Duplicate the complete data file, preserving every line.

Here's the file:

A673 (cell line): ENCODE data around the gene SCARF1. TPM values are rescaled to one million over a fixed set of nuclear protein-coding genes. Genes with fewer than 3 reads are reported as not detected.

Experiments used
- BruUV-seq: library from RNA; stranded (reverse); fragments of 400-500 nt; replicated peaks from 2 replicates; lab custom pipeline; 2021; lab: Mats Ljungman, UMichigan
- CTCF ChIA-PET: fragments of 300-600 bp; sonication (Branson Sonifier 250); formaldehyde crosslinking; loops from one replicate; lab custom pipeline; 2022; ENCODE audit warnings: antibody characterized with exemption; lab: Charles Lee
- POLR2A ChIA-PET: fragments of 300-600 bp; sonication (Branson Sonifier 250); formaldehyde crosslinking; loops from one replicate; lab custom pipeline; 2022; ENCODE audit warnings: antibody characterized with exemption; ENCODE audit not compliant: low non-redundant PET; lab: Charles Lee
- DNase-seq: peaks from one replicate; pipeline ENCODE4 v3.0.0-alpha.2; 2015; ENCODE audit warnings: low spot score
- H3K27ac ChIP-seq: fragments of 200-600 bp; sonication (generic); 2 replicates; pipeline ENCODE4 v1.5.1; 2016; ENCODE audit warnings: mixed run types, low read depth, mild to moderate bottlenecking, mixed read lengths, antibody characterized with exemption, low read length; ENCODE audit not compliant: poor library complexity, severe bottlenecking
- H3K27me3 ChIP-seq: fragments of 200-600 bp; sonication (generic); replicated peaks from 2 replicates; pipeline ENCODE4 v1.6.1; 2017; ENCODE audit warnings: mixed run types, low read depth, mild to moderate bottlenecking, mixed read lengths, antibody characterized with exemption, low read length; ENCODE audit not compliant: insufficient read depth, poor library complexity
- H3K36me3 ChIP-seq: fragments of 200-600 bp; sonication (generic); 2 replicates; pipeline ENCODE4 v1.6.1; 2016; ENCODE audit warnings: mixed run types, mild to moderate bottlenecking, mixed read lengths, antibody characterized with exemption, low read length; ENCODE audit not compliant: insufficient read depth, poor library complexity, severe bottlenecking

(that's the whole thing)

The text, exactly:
A673 (cell line): ENCODE data around the gene SCARF1. TPM values are rescaled to one million over a fixed set of nuclear protein-coding genes. Genes with fewer than 3 reads are reported as not detected.

Experiments used
- BruUV-seq: library from RNA; stranded (reverse); fragments of 400-500 nt; replicated peaks from 2 replicates; lab custom pipeline; 2021; lab: Mats Ljungman, UMichigan
- CTCF ChIA-PET: fragments of 300-600 bp; sonication (Branson Sonifier 250); formaldehyde crosslinking; loops from one replicate; lab custom pipeline; 2022; ENCODE audit warnings: antibody characterized with exemption; lab: Charles Lee
- POLR2A ChIA-PET: fragments of 300-600 bp; sonication (Branson Sonifier 250); formaldehyde crosslinking; loops from one replicate; lab custom pipeline; 2022; ENCODE audit warnings: antibody characterized with exemption; ENCODE audit not compliant: low non-redundant PET; lab: Charles Lee
- DNase-seq: peaks from one replicate; pipeline ENCODE4 v3.0.0-alpha.2; 2015; ENCODE audit warnings: low spot score
- H3K27ac ChIP-seq: fragments of 200-600 bp; sonication (generic); 2 replicates; pipeline ENCODE4 v1.5.1; 2016; ENCODE audit warnings: mixed run types, low read depth, mild to moderate bottlenecking, mixed read lengths, antibody characterized with exemption, low read length; ENCODE audit not compliant: poor library complexity, severe bottlenecking
- H3K27me3 ChIP-seq: fragments of 200-600 bp; sonication (generic); replicated peaks from 2 replicates; pipeline ENCODE4 v1.6.1; 2017; ENCODE audit warnings: mixed run types, low read depth, mild to moderate bottlenecking, mixed read lengths, antibody characterized with exemption, low read length; ENCODE audit not compliant: insufficient read depth, poor library complexity
- H3K36me3 ChIP-seq: fragments of 200-600 bp; sonication (generic); 2 replicates; pipeline ENCODE4 v1.6.1; 2016; ENCODE audit warnings: mixed run types, mild to moderate bottlenecking, mixed read lengths, antibody characterized with exemption, low read length; ENCODE audit not compliant: insufficient read depth, poor library complexity, severe bottlenecking